3.1.2. Flagellum-mediated IPEC Adhesion

Several reports, however, show that flagella of some E. coli pathovars do mediate direct bacterial adhesion, and the majority of these reports focus on IPEC strains. Girón and colleagues [23] have shown that wild-type EPEC expressing H2 or H6 flagella adhere to HeLa cells and form microcolonies on them. Insertional inactivation of the fliCH6 gene in EPEC significantly decrease the adhesion, whereas the flagellated but non-motile isogenic motB mutant adheres to HeLa as efficiently as the wild-type strain thus demonstrating that the flagellar filament indeed is involved in adhesion, not only in the movement towards a target. Complementation of the fliC mutation with plasmid-cloned fliCH6 partially restored the adhesiveness of the mutant, and expression of FliCH6 in a non-adhesive laboratory strain of E. coli rendered it adhesive to HeLa cells. The interaction with HeLa cells was also demonstrated with purified H6 flagella, whereas purified H7 flagella did not bind to the cells. It was also shown that flagella expression in all motile EPEC strains tested (expressing e.g., H2, H6 and H34 flagella) was enhanced when the bacteria were grown on eukaryotic cells and that the flagella extended within and between the bacterial microcolonies. In a non-motile EPEC strain, low-level flagella expression was observed as well, whereas EHEC carrying the genes encoding H7 flagella and ETEC having the fliCH9 gene did not express flagella when the bacteria were grown on HeLa cells. Flagella of aEPEC O51:H40 were also observed to be adhesive: the wild-type aEPEC strain adhered to the colorectal cell line T-84, and invaded T-84 and Caco-2 cells, whereas an isogenic fliC mutant showed a significantly reduced adhesive and invasive capacity [27]. Taken together, the reports show that EPEC and aEPEC, but not EHEC (O157:H7) and ETEC (O8:H9), adhere to HeLa, T-84 and Caco-2 cells and that EPEC express flagella efficiently when cultured on HeLa cells. The authors speculate that a soluble molecule of eukaryotic origin regulates flagella production and thereby flagellum-mediated adhesion in EPEC.

Using immunodot analysis, Erdem and colleagues [24] showed that purified flagella and denatured monomeric flagellin of both EPEC O127:H6 and EHEC O157:H7 bound to immobilized commercially available bovine and porcine mucins, as well as to mucus prepared from bovine colon in a dose-dependent manner. Preincubation of purified flagella with commercial mucin followed by molecular exclusion chromatography demonstrated simultaneous elution of flagella and mucin, thus verifying the binding of flagella to mucin. The adhesive capacity of FliC-deficient mutants of EPEC O127:H6 and EHEC O157:H7 to bovine intestinal tissue was significantly lower than that of corresponding isogenic wild-type strains, thus indicating that FliCH6 but also FliCH7 mediate bacterial adhesion to bovine submaxillary gland mucin and porcine stomach mucin. Differences between H6 and H7 flagella in the interactions with host molecules were also observed: Purified H6 flagella bound to extracellular matrix proteins collagen and laminin, whereas H7 flagella did not interact with these proteins. Also, EHEC O157:H7 cells agglutinated rabbit erythrocytes independently of mannoside-binding type 1 fimbriae typically expressed by E. coli. The hemagglutination (HA) was inhibited by anti-H7 antibodies and mucins (see above), whereas a number of characterized carbohydrates and glycoproteins had no inhibitory effect. Moreover, the FliC-deficient isogenic mutant lost the HA capacity, and similar HA properties were not observed with EPEC O127:H6 or purified H6 flagella. The authors speculate that the observed mucin-binding property of H6 and H7 flagella may favor intestinal colonization, whereas the adhesion to the extracellular matrix proteins by H6 flagellum may contribute to colonization at sites where the intestinal barrier is disrupted. The relevance of the flagella-mediated HA property of EHEC remains to be elucidated, but apparently it reflects the receptor specificity of H7 flagella.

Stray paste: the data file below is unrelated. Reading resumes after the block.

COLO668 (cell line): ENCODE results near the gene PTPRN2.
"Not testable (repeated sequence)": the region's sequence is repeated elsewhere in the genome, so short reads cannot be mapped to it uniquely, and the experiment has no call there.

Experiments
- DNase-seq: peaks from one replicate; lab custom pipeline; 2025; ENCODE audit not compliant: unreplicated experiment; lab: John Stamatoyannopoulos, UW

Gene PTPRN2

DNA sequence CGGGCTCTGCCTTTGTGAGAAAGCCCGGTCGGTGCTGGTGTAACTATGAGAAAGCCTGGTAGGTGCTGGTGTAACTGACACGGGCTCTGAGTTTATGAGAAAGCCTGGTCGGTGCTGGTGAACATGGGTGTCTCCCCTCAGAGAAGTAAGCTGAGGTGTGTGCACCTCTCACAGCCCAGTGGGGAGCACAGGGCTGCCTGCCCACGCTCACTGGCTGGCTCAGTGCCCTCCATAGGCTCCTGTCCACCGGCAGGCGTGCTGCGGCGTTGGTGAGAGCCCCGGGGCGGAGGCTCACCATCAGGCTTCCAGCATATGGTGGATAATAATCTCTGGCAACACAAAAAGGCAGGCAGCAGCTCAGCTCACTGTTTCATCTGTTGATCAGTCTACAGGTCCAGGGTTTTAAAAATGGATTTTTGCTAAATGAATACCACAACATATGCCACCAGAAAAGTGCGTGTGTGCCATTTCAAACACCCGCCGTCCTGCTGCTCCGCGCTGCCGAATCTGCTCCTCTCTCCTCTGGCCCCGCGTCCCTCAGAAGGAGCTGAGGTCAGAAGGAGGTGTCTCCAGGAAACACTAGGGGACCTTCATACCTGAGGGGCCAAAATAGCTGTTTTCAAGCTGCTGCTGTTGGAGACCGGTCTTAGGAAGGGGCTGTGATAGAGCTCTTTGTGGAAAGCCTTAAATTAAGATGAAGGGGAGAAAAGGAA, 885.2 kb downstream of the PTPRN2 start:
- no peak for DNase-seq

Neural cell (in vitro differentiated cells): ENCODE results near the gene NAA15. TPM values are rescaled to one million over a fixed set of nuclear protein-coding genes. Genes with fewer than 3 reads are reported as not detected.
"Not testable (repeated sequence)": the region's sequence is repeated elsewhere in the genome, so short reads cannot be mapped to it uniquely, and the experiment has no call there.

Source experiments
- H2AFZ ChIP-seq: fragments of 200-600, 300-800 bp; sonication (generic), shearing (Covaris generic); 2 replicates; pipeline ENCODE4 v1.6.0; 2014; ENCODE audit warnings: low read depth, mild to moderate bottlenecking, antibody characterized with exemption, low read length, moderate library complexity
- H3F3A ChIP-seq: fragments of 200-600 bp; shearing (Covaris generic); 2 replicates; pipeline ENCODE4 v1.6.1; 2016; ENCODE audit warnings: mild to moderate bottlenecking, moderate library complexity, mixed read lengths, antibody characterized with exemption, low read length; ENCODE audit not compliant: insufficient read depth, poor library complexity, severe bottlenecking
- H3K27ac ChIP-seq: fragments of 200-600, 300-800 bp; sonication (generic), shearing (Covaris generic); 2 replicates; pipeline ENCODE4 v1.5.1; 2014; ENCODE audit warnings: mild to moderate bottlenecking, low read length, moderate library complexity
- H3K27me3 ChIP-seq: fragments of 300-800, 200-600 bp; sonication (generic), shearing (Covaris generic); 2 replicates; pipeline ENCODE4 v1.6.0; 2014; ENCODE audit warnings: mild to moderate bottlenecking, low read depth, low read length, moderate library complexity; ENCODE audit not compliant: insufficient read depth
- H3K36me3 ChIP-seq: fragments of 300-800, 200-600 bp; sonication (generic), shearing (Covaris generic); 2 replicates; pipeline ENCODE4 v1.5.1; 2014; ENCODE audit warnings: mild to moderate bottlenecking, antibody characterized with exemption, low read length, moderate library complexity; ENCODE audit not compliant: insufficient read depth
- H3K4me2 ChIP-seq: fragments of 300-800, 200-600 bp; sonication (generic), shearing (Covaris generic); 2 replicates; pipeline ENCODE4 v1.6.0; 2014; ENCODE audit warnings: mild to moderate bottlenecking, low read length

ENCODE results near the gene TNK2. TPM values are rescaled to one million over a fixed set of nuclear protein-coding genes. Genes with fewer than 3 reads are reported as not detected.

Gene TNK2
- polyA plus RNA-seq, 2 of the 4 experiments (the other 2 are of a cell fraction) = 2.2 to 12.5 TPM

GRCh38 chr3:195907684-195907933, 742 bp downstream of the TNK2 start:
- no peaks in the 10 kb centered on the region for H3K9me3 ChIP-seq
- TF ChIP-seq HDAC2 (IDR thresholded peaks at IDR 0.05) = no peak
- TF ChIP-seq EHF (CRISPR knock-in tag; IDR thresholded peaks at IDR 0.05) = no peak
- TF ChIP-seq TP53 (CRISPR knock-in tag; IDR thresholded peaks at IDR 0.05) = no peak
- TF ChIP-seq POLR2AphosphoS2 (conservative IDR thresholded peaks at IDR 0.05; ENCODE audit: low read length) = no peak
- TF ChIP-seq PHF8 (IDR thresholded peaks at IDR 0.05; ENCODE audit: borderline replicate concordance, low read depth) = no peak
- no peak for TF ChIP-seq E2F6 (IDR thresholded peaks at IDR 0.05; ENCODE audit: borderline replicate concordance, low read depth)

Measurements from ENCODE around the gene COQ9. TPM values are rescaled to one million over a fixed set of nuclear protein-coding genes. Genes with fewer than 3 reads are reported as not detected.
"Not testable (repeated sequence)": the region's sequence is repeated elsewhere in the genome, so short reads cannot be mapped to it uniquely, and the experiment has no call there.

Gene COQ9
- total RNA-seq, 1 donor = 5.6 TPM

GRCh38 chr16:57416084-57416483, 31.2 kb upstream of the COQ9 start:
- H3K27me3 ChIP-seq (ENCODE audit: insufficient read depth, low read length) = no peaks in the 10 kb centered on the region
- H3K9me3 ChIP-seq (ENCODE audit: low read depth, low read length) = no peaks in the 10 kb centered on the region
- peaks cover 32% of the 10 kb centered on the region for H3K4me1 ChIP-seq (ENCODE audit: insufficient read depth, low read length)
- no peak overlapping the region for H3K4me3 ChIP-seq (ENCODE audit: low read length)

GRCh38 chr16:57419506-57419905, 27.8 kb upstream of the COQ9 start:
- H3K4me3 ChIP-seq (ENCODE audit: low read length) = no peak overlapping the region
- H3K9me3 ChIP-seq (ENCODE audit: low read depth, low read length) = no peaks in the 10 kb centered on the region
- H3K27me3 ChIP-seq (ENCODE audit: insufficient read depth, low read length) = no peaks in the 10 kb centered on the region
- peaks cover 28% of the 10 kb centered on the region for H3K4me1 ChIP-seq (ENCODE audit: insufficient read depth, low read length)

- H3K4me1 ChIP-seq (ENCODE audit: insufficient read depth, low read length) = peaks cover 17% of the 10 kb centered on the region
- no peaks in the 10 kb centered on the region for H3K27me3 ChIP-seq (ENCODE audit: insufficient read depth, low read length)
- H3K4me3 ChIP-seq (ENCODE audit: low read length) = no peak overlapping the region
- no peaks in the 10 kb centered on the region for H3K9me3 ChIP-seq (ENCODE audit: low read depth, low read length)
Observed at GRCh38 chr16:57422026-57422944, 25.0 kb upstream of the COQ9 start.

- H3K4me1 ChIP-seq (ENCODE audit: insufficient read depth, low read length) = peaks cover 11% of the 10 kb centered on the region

The adhesive properties of H7 of EHEC to BREC, which is the colonization site in cattle, were studied by Mahajan and colleagues [26]. They demonstrated that wild-type EHEC O157:H7 adhered to BREC, that adhesion of an isogenic fliC deletion mutant was significantly decreased, and that adhesion of the fliC mutant was restored by trans complementation with fliCH7 but not with fliCH6. The wild-type adhesion was blocked by anti-FliCH7 antiserum and by purified H7 flagella. Purified H7 flagella of EHEC bound directly to BREC, whereas EHEC flagella of serotypes H11 and H21 did not interact with bovine cells as assessed by indirect immunofluorescence microscopy. EHEC O157:H7 expressed flagella when applied onto BRECs, but indirect immunofluorescence microscopy and in-cell Western assay revealed a temporal expression of H7 flagella; the flagella were present during early colonization and on bacteria not associated with epithelial cells, but expression of flagella was repressed on bacteria in microcolonies or bacteria associated with the typical attaching and effacing lesions formed by EHEC on BRECs. The results are in good agreement with the study by Girón and coworkers [23] showing that EPEC, but not EHEC, express flagella when grown on cultured epithelial cells, and with the reports by Luck et al. [46] and Rogers et al. [47] that state that H21 flagella do not mediate adhesion to cultured epithelial cells. The results indicate that H7 flagella act as adhesins at the initiating phase of the infection, but are not required at later stages of EHEC infection. The preceding reports further demonstrate the relevance of the appropriate selection of host cells prior to the analysis of flagellar adhesion.

3.1.3. Flagellum-mediated ExPEC Adhesion